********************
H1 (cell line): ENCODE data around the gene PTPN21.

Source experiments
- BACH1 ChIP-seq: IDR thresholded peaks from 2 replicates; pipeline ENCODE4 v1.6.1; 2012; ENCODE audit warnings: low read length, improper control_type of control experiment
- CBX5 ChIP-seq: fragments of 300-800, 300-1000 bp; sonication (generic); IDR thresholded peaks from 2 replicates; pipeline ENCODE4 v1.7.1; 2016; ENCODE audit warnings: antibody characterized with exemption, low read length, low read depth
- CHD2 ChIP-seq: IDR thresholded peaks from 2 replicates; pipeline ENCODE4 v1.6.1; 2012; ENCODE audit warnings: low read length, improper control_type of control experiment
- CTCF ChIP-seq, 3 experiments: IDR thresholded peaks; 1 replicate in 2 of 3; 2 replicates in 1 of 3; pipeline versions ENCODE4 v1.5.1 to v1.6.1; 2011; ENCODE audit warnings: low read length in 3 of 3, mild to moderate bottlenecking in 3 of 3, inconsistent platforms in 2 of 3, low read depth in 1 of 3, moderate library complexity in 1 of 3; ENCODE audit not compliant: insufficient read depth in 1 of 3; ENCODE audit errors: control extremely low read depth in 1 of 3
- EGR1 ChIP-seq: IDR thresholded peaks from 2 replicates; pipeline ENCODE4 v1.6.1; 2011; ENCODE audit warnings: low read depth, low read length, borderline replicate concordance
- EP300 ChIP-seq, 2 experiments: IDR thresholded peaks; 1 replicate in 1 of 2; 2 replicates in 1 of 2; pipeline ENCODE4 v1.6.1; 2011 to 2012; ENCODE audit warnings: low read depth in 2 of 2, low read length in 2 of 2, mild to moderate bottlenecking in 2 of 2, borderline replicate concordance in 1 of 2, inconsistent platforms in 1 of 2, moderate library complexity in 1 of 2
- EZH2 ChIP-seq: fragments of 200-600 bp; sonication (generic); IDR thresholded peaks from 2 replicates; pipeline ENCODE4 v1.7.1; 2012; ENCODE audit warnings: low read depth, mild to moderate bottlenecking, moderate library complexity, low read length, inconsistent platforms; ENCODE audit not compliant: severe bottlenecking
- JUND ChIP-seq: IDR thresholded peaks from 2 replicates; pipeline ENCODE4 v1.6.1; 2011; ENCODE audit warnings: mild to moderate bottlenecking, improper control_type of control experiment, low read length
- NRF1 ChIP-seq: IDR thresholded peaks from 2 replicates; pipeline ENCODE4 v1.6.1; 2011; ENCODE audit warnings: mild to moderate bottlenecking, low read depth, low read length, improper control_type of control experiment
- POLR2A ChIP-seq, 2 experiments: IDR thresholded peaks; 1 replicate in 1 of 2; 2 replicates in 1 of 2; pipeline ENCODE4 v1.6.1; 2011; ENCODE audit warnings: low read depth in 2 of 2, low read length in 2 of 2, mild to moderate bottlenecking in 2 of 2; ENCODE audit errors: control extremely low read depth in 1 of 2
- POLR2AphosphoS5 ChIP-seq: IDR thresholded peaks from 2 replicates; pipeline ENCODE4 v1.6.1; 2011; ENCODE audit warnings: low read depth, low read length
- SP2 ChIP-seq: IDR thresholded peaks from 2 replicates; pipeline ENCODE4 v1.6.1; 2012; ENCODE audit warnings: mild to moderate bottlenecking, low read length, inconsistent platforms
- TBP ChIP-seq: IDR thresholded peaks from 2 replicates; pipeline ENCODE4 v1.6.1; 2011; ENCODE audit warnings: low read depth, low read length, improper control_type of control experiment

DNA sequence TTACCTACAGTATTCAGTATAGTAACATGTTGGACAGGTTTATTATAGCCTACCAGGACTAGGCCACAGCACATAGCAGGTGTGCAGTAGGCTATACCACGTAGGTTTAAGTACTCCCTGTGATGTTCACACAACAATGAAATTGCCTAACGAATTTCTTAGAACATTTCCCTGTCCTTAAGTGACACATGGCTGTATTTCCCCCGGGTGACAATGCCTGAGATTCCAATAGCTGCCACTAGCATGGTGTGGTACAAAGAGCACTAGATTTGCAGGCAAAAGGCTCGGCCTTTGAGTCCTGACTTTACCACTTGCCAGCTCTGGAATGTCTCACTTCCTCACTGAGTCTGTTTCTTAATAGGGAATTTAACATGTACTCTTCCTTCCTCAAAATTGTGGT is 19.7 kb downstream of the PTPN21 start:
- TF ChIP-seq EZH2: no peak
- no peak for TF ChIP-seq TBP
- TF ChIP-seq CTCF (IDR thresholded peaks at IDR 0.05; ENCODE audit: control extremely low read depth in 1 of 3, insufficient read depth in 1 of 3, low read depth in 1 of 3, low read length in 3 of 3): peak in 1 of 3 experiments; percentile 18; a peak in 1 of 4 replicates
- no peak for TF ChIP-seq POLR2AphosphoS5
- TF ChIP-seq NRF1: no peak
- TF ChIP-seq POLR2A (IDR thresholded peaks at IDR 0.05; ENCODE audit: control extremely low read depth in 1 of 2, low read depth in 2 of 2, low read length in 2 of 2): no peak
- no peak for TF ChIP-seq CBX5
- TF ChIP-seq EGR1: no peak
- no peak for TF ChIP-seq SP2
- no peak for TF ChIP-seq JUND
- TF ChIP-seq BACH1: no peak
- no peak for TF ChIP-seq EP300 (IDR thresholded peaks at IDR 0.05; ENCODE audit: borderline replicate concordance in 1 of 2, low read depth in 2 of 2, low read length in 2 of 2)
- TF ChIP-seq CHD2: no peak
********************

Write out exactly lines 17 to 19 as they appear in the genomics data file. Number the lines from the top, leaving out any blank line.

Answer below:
- TF ChIP-seq EZH2: no peak
- no peak for TF ChIP-seq TBP
- TF ChIP-seq CTCF (IDR thresholded peaks at IDR 0.05; ENCODE audit: control extremely low read depth in 1 of 3, insufficient read depth in 1 of 3, low read depth in 1 of 3, low read length in 3 of 3): peak in 1 of 3 experiments; percentile 18; a peak in 1 of 4 replicates